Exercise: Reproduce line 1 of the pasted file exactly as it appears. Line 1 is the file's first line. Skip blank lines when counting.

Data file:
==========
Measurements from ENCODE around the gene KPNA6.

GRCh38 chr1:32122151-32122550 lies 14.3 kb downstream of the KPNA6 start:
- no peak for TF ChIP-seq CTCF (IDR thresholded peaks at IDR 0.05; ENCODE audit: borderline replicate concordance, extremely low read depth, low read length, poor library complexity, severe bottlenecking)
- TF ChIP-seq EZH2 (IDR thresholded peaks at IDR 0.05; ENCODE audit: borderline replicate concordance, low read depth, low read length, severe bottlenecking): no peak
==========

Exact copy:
Measurements from ENCODE around the gene KPNA6.